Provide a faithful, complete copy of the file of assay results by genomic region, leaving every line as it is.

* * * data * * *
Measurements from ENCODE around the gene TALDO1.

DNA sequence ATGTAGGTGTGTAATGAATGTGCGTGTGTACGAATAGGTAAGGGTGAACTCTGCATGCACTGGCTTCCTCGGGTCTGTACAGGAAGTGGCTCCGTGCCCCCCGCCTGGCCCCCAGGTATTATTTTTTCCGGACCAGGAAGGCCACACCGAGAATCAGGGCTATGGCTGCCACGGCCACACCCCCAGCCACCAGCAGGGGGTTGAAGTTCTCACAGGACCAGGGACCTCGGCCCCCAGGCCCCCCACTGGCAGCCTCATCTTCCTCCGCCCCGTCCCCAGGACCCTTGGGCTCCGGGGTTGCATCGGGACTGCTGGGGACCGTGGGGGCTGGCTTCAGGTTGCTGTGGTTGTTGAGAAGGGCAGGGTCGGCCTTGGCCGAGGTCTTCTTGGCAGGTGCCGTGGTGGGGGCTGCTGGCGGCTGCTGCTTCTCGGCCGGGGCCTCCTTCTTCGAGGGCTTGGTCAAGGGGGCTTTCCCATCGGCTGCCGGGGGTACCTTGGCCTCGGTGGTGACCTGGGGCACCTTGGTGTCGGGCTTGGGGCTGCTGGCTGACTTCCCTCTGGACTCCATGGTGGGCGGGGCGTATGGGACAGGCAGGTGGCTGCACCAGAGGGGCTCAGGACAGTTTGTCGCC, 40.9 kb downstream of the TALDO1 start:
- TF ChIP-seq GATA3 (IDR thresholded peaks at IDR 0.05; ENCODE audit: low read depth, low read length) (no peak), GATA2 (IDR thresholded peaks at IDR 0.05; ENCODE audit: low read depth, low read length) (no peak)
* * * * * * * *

Measurements from ENCODE around the gene TALDO1.

DNA sequence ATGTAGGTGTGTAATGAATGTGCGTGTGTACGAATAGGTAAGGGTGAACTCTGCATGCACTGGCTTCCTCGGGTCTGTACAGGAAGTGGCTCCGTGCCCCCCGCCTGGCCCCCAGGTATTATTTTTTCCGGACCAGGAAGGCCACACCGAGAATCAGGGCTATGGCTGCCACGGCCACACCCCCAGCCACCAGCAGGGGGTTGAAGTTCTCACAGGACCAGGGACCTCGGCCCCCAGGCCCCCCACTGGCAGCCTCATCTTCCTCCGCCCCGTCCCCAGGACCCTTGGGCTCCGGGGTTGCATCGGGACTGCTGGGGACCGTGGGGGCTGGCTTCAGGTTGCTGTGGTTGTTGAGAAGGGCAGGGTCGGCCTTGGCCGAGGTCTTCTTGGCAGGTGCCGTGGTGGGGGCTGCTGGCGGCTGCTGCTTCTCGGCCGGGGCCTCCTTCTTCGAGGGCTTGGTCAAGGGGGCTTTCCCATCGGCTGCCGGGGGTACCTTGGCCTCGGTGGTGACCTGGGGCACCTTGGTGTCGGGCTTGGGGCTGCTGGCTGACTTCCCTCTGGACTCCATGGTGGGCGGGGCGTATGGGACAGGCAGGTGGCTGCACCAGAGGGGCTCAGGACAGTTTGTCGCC, 40.9 kb downstream of the TALDO1 start:
- TF ChIP-seq GATA3 (IDR thresholded peaks at IDR 0.05; ENCODE audit: low read depth, low read length) (no peak), GATA2 (IDR thresholded peaks at IDR 0.05; ENCODE audit: low read depth, low read length) (no peak)